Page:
HIV, Aging, and Whole Person Care

HIV, Aging, and Whole Person Care

Physical health

HIV has different symptoms based on the stage of the infection.

The 3 stages of HIV infection are:

Acute

chronic

Acquired Immune Deficiency Syndrome (AIDS)

Adults who live with chronic inflammation from HIV for a long time are at greatest risk of

  • Heart disease
  • Diabetes
  • Kidney disease
  • Osteoporosis

If you don’t take medicine, HIV will progress to AIDS, which can be fatal.

Did you know? Women are still at risk of contracting HIV after menopause.

Other ways HIV can affect you

Stigma and discrimination can make people feel isolated and alone

Stigma = a negative attitude or belief about people living with HIV

Discrimination = when people with HIV are treated differently from those without HIV

Relations

  • Sharing your HIV status with previous and current sexual partners can be very emotional and difficult
  • HIV can cause you to lose relationships when you share your status or when loved ones die of AIDS or AIDS-related complications

Occupation

  • Stigma and discrimination can lead to job loss
  • People with HIV may worry about losing their jobs
  • HIV can affect your physical health and cause changes in your ability to do work

Educating those around you and using supportive language can correct misinformation and reduce discrimination in your social life, relationships and workplace.

Mental health

An HIV diagnosis can affect your sense of well-being.

  • Dealing with a lifelong illness can cause overwhelming emotions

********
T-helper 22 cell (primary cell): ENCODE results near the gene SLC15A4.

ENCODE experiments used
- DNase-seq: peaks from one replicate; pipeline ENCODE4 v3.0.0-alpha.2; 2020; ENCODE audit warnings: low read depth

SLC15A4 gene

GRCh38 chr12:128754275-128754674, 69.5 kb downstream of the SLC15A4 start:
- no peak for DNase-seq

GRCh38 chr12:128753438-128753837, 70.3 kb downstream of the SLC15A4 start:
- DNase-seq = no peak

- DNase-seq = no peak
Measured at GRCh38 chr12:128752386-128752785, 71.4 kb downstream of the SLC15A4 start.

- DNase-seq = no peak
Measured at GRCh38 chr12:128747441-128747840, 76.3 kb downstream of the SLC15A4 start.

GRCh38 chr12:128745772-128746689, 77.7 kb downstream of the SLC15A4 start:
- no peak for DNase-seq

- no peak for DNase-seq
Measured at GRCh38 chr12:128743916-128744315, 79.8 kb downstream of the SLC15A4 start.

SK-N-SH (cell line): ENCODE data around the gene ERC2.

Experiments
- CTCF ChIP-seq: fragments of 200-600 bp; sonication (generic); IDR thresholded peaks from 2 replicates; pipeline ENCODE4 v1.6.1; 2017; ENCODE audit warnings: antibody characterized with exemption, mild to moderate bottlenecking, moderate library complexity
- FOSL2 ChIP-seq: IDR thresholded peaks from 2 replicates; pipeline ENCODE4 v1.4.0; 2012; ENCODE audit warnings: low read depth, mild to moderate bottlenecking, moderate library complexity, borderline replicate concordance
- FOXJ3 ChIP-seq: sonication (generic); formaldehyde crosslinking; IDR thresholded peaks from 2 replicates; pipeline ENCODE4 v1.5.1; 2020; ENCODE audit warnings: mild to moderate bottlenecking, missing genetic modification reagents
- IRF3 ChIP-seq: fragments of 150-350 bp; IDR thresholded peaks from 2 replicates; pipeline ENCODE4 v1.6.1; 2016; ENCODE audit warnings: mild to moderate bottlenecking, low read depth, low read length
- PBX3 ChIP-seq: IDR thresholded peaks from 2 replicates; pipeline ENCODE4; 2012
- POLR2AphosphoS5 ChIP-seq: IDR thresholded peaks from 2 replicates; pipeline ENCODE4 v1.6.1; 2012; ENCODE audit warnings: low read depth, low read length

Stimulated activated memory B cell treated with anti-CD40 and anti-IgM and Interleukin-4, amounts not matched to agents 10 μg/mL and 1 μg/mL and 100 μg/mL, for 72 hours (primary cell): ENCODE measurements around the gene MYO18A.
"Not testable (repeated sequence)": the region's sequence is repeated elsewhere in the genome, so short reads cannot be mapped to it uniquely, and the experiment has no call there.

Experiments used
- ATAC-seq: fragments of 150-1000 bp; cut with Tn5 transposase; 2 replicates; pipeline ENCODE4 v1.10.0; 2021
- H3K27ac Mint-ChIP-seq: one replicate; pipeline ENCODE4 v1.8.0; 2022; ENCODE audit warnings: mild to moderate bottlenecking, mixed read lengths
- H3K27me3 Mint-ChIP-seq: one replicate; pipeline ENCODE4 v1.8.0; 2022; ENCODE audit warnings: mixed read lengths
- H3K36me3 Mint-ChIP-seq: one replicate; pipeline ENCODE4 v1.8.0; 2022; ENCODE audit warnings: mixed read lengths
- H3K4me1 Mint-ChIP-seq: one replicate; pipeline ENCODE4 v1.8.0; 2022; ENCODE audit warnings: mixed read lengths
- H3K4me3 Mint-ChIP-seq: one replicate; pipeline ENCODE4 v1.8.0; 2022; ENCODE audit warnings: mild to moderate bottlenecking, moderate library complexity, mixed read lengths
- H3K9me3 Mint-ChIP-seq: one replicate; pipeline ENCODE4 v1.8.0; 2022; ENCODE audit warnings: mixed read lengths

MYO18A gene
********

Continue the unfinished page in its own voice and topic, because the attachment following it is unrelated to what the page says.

• Sharing your HIV status with friends, family and others in your life can be exciting
  • Hiding your status from others can increase feelings of isolation

People with HIV have higher rates of mood, anxiety, and cognitive disorders.

  • Depression it is one of the most common conditions in people with HIV.

In a 2022 survey conducted by HealthyWomen and the National Caucus and Center on Black Aging (NCBA):

  • Almost half of those questioned were unaware that antiretroviral therapy (ART) and early diagnosis can help people live with HIV for many years.
  • Only half of those surveyed knew that half of people diagnosed with HIV in the United States are age 50 or older.

Less than half (44%) of respondents thought they knew about HIV transmission, prevention and treatment.

If you live with HIV, you can take care of yourself by:

  • Taking your meds
  • Exercise regularly
  • Eat a healthy and balanced diet
  • Avoid smoking
  • Find a support system
  • Reduce stigma by speaking up about HIV

Support groups, toll-free hotlines, mental health providers and HIV health professionals can help you get important information and advice about living with HIV.

Did you know? Undetectable equals untransmissible (U=U). This means that HIV levels are so low that they cannot be detected and the virus cannot be transmitted.

This resource was created with support from BD, Janssen & Merck.

From articles on your site
  • HIV and older women ›
  • Aging with HIV ›
  • I think I age faster because I have HIV ›
  • Ask the expert: HIV and aging ›
  • Your guide to HIV and aging ›
  • Clinically Speaking: Questions to Ask Your Doctor About HIV Treatment – HealthyWomen ›
  • Questions to ask your doctor about HIV treatment – HealthyWomen ›
  • How HIV affects menopause and menopause affects HIV – HealthyWomen ›
  • How HIV affects menopause and vice versa – HealthyWomen ›
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